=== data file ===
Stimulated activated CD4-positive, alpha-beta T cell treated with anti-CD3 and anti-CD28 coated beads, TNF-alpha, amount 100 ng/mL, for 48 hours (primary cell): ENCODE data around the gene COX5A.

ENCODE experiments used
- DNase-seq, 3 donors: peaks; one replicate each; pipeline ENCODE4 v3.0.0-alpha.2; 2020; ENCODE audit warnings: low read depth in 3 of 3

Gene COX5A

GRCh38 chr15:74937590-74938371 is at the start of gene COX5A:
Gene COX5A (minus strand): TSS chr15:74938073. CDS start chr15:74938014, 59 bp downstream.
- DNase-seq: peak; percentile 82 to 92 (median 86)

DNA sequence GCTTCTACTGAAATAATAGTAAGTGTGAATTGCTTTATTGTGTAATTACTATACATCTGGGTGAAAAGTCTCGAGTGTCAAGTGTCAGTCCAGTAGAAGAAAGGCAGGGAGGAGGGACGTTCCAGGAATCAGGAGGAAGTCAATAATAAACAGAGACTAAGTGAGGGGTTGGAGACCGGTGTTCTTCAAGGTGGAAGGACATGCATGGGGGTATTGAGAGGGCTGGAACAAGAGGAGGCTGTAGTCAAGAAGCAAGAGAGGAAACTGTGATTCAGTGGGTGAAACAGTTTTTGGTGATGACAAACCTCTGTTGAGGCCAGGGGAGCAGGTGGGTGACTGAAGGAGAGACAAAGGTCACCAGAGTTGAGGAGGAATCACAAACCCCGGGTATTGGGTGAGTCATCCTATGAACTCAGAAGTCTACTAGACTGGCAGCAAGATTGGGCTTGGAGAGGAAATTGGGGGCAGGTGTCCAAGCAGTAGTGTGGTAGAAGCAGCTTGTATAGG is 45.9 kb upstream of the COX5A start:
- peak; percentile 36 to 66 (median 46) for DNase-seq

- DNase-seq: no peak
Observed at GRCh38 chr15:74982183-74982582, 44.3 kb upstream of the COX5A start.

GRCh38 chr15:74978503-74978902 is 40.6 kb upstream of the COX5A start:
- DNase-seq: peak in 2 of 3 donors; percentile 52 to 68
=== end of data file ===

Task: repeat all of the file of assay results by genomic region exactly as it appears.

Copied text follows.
Stimulated activated CD4-positive, alpha-beta T cell treated with anti-CD3 and anti-CD28 coated beads, TNF-alpha, amount 100 ng/mL, for 48 hours (primary cell): ENCODE data around the gene COX5A.

ENCODE experiments used
- DNase-seq, 3 donors: peaks; one replicate each; pipeline ENCODE4 v3.0.0-alpha.2; 2020; ENCODE audit warnings: low read depth in 3 of 3

Gene COX5A

GRCh38 chr15:74937590-74938371 is at the start of gene COX5A:
Gene COX5A (minus strand): TSS chr15:74938073. CDS start chr15:74938014, 59 bp downstream.
- DNase-seq: peak; percentile 82 to 92 (median 86)

DNA sequence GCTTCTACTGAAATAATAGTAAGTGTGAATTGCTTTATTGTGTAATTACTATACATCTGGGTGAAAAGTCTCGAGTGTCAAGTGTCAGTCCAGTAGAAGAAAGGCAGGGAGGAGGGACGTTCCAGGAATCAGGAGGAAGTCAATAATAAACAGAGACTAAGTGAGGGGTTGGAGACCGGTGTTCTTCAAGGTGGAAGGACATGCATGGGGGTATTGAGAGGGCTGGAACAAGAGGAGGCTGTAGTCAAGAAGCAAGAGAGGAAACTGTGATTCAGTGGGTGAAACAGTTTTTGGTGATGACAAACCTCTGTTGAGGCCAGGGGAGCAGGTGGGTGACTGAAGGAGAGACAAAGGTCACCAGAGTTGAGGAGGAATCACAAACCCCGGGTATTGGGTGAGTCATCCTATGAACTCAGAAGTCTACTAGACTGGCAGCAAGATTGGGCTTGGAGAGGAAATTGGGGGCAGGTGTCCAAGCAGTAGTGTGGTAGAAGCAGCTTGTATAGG is 45.9 kb upstream of the COX5A start:
- peak; percentile 36 to 66 (median 46) for DNase-seq

- DNase-seq: no peak
Observed at GRCh38 chr15:74982183-74982582, 44.3 kb upstream of the COX5A start.

GRCh38 chr15:74978503-74978902 is 40.6 kb upstream of the COX5A start:
- DNase-seq: peak in 2 of 3 donors; percentile 52 to 68